Kazakhstan protests


Nationwide protests in Kazakhstan have forced the country’s government to resign, while troops from Russia and other former Soviet states will be deployed to help “stabilise” the country. Protesters attacked several key buildings, including airports and government offices. There have also been reports of security forces joining the protesters in some areas, but information is still hard to get because of a nationwide internet blackout.

The uprising began as protests against rising fuel prices in the oil-rich country quickly turned into public agitation against corruption, undemocratic rule, and former president Nursultan Nazarbayev. Nazarbayev resigned from the presidency amid widespread protests in 2019 after 29 years in charge, but remains a major player in the government. Interestingly, just three days after he left office, the country’s parliament renamed the capital Nur-Sultan in his honour. Nazarbayev appointed a close ally, current President Kassym-Jomart Tokayev, to replace him but remained chairman of the Security Council of Kazakhstan. Nazarbayev was ousted from the Security Council on Wednesday as part of the effort to appease protesters.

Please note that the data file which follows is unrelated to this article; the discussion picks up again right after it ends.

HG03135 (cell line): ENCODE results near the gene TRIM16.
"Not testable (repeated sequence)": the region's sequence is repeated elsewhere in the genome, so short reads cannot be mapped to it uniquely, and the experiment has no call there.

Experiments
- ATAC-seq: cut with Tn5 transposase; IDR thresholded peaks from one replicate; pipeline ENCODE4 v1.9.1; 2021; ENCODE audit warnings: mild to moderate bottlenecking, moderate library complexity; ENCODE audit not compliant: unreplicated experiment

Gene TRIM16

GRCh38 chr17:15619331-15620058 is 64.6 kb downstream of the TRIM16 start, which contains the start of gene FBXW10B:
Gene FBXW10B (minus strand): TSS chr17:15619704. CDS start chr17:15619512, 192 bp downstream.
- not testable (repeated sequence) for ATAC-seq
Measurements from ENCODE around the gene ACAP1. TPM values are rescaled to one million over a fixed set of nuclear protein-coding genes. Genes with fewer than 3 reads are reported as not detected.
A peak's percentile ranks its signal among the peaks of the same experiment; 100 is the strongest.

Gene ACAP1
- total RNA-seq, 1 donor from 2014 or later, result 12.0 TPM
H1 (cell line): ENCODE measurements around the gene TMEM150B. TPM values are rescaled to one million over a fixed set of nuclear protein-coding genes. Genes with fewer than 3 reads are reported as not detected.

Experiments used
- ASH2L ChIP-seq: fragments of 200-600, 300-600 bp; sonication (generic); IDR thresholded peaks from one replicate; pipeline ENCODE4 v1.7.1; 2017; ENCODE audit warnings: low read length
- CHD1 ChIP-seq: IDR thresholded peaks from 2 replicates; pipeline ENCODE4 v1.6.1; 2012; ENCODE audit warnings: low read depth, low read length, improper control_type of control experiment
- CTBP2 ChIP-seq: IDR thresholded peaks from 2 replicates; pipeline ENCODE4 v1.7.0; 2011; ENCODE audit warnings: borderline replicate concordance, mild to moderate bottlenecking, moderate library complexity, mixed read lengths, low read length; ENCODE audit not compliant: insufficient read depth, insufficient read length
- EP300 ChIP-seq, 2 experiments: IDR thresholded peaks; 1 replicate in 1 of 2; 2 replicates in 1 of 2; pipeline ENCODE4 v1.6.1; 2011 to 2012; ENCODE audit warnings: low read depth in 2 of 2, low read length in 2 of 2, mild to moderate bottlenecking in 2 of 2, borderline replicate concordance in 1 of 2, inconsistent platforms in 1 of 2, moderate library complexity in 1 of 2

But protests continue, and while President Tokayev blames foreign-trained “terrorist gangs” for the unrest, analysts say there is a long list of grievances that have come to a boil. Tokayev, who initially promised harsh action, appears to have softened, slashing fuel prices, freezing utility tariffs, and promising rent assistance while expanding the nationwide curfew. The protests do not appear to be weakening, as lingering resentment over the ruling party — which has ruled since the country became independent in 1990 — and its failure to share the country’s mineral wealth with the poor, even though the Nazarbayev family and his allies have become obscenely rich. However, with rising concern in Russia and China, which both have political and economic interests in the country, we can safely expect them to be put down soon.

Published in The Express Tribune, January 7th, 2022.

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